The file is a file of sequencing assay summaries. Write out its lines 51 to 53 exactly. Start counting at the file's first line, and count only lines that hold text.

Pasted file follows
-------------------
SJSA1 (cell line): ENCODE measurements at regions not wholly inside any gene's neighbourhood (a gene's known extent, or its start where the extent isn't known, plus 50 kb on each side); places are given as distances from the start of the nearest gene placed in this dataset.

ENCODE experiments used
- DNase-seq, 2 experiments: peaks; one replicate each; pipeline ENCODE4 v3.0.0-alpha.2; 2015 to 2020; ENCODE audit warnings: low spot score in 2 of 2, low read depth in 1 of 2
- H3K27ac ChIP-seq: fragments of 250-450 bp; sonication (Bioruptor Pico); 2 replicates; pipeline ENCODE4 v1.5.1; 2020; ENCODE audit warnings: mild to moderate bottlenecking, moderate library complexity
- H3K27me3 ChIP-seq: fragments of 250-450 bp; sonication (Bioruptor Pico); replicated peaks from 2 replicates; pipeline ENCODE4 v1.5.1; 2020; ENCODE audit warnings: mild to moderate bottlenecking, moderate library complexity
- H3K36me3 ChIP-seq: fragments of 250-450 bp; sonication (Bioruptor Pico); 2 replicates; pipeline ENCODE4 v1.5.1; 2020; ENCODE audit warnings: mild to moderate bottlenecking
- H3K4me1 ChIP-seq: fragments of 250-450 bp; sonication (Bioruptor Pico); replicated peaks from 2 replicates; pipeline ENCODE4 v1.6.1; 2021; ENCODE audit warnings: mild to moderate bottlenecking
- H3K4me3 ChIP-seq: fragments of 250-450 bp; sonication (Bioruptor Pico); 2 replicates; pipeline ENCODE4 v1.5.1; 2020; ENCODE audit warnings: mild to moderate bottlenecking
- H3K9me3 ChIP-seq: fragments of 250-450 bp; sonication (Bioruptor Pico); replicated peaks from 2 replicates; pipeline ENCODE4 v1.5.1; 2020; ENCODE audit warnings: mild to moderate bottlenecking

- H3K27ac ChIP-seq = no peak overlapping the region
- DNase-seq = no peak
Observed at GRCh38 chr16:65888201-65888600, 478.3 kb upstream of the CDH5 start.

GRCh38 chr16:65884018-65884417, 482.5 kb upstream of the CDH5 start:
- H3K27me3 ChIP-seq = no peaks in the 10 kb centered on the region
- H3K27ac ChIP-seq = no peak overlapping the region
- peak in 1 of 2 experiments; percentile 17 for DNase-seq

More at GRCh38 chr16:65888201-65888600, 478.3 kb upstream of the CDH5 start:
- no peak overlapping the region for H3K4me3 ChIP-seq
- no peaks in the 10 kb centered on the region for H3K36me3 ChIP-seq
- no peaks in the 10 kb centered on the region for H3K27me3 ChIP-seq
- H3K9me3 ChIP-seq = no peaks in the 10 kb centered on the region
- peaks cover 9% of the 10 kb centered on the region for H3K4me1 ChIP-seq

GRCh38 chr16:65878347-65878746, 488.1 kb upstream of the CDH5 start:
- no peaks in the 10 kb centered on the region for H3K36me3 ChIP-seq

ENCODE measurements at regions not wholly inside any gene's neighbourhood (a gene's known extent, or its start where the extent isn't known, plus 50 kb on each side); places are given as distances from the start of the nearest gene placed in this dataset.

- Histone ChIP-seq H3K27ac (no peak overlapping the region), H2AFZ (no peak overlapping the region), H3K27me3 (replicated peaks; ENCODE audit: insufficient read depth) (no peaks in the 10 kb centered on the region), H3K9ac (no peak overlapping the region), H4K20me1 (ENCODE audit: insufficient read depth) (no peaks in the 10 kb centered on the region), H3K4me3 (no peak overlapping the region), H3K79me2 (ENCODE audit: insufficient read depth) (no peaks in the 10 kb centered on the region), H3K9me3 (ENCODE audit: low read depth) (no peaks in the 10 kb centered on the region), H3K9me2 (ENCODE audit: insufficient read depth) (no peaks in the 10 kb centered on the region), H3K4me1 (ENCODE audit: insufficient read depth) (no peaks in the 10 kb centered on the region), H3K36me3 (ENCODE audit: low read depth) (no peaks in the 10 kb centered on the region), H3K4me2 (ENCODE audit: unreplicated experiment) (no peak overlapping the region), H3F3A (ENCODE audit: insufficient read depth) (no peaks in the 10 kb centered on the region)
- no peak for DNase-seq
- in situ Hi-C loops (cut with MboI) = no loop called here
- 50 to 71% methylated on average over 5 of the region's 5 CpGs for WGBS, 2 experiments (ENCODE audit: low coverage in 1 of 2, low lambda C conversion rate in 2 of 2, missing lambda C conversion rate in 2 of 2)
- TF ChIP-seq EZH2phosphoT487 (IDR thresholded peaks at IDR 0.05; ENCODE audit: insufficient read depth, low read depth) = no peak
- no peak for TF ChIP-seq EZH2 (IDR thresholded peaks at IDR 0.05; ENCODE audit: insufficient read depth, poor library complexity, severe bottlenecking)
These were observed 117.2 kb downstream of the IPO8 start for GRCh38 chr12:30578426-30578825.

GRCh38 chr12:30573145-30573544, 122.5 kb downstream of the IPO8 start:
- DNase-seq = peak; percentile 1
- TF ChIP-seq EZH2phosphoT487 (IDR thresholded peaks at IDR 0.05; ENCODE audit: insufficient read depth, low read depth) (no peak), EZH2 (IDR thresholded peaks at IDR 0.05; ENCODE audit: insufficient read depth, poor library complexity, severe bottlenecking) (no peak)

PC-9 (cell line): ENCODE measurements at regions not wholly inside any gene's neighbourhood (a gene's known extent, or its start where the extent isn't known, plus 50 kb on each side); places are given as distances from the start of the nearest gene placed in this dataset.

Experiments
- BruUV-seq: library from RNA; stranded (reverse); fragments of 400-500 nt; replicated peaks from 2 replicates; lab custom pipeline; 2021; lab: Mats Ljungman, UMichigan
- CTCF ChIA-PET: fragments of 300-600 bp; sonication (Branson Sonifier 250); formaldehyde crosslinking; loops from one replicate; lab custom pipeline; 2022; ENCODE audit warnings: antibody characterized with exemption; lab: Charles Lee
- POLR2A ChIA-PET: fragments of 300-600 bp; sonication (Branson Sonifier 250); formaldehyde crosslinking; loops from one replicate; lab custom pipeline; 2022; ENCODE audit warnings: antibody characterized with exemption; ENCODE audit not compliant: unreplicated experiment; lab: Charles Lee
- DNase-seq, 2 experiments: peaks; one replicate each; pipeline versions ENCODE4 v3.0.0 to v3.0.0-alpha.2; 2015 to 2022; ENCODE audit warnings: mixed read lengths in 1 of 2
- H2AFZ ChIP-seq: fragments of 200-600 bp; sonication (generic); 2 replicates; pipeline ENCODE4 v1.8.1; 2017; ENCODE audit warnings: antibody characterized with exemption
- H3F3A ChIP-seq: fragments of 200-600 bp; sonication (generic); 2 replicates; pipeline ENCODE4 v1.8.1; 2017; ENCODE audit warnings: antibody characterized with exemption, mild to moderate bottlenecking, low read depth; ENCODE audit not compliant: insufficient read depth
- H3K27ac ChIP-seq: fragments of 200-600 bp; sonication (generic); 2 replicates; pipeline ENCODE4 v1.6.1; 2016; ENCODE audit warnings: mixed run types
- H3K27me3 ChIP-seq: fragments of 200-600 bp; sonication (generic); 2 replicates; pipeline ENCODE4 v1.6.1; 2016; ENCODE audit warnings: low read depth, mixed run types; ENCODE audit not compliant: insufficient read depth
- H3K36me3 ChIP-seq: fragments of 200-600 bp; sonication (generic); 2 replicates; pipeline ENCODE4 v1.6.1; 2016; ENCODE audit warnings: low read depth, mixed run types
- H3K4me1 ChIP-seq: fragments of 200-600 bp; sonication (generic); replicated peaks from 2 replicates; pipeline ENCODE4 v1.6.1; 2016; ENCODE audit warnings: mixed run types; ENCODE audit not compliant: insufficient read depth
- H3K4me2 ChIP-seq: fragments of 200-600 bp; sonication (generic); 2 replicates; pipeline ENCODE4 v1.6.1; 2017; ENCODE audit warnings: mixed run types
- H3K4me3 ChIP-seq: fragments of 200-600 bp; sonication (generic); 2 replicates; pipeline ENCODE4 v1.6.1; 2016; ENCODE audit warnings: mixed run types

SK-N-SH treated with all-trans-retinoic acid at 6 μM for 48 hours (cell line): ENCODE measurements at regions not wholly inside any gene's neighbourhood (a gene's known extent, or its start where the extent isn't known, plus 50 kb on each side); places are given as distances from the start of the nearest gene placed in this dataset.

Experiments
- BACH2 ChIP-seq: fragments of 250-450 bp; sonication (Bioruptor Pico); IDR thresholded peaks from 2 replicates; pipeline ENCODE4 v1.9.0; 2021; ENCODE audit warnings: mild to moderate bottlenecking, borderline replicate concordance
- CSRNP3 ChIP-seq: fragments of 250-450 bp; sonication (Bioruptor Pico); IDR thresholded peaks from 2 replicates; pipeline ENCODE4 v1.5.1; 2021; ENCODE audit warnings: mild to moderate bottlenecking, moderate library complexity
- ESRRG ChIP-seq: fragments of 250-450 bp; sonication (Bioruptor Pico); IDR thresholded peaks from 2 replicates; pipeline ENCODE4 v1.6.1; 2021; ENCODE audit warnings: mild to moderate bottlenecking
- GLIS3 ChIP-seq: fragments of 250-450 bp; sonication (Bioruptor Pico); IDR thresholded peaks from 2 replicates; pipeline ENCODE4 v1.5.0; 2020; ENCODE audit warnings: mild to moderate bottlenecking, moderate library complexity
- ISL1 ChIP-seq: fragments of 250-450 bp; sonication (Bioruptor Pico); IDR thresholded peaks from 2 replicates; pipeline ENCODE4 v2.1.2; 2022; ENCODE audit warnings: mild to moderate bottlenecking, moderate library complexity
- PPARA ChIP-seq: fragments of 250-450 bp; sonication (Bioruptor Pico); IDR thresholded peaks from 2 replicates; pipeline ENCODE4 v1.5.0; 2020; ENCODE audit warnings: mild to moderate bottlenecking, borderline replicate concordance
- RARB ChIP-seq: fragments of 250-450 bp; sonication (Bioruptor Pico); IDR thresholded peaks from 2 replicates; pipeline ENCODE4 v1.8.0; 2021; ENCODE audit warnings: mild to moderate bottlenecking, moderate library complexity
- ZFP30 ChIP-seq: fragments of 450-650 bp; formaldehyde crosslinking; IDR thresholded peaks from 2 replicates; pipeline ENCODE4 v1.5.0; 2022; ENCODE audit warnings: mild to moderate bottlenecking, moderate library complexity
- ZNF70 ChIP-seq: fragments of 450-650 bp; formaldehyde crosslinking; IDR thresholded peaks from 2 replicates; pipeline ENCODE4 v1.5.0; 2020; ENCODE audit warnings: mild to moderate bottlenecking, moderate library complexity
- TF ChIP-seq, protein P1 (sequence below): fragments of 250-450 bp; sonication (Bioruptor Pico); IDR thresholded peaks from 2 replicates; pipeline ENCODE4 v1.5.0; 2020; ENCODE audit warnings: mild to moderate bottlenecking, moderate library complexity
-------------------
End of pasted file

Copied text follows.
Experiments
- BACH2 ChIP-seq: fragments of 250-450 bp; sonication (Bioruptor Pico); IDR thresholded peaks from 2 replicates; pipeline ENCODE4 v1.9.0; 2021; ENCODE audit warnings: mild to moderate bottlenecking, borderline replicate concordance
- CSRNP3 ChIP-seq: fragments of 250-450 bp; sonication (Bioruptor Pico); IDR thresholded peaks from 2 replicates; pipeline ENCODE4 v1.5.1; 2021; ENCODE audit warnings: mild to moderate bottlenecking, moderate library complexity